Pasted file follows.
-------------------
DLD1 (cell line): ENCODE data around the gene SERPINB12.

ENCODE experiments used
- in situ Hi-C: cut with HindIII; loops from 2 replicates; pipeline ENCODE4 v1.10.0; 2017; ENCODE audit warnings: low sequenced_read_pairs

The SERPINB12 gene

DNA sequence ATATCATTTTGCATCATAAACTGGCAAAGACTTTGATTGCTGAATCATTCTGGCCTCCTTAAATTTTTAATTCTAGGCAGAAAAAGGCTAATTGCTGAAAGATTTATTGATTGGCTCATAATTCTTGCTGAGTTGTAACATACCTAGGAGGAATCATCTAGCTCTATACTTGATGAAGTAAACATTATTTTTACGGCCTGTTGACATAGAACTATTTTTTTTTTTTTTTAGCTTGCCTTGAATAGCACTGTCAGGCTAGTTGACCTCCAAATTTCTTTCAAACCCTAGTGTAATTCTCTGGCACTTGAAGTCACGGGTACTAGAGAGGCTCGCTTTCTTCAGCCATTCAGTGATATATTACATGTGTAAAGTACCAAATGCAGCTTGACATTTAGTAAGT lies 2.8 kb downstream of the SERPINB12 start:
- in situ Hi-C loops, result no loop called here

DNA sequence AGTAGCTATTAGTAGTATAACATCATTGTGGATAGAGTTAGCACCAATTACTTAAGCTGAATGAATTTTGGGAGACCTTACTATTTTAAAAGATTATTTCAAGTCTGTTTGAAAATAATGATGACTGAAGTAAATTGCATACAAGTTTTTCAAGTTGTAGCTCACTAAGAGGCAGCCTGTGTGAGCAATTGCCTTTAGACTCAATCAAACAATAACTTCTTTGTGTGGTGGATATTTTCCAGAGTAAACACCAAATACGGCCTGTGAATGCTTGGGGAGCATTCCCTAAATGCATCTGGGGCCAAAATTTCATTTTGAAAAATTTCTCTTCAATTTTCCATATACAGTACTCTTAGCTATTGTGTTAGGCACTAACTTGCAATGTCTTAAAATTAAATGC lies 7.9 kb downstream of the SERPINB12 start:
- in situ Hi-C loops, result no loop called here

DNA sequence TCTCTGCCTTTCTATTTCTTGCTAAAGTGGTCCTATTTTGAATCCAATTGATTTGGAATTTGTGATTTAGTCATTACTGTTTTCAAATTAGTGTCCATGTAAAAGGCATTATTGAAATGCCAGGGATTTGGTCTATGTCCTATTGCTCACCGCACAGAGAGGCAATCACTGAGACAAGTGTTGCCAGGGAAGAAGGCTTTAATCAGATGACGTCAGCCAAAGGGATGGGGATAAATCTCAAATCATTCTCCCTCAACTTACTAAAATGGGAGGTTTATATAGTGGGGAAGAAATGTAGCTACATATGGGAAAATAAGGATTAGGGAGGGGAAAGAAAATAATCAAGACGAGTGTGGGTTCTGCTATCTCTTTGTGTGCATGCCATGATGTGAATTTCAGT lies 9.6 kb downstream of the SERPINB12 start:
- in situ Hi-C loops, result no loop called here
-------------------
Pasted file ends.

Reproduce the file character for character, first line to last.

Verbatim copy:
DLD1 (cell line): ENCODE data around the gene SERPINB12.

ENCODE experiments used
- in situ Hi-C: cut with HindIII; loops from 2 replicates; pipeline ENCODE4 v1.10.0; 2017; ENCODE audit warnings: low sequenced_read_pairs

The SERPINB12 gene

DNA sequence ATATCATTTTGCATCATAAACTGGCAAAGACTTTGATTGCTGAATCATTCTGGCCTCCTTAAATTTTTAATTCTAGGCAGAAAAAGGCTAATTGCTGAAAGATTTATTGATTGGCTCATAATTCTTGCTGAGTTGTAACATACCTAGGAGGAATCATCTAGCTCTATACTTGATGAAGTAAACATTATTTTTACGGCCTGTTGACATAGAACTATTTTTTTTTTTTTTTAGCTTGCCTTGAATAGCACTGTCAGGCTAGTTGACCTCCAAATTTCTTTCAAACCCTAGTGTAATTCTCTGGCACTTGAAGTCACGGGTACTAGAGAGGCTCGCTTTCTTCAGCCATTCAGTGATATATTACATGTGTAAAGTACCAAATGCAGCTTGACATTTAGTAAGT lies 2.8 kb downstream of the SERPINB12 start:
- in situ Hi-C loops, result no loop called here

DNA sequence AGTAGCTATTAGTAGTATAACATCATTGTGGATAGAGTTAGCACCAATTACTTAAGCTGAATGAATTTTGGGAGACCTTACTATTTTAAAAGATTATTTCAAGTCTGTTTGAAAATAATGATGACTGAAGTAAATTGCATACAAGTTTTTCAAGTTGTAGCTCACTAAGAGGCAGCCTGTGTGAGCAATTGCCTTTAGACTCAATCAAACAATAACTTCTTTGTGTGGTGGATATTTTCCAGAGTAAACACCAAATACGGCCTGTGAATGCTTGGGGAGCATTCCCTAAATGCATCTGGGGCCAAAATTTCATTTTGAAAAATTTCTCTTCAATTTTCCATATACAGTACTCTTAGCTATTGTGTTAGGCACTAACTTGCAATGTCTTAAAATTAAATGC lies 7.9 kb downstream of the SERPINB12 start:
- in situ Hi-C loops, result no loop called here

DNA sequence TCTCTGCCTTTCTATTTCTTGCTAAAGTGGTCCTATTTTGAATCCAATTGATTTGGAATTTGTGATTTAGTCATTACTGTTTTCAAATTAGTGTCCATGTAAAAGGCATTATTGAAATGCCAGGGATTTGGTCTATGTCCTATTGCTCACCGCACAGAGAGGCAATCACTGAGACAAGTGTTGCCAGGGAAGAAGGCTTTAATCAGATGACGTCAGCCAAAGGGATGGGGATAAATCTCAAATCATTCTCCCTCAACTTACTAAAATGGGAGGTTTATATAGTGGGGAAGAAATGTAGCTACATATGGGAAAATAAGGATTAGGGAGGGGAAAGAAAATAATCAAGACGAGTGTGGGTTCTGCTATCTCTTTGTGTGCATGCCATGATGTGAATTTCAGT lies 9.6 kb downstream of the SERPINB12 start:
- in situ Hi-C loops, result no loop called here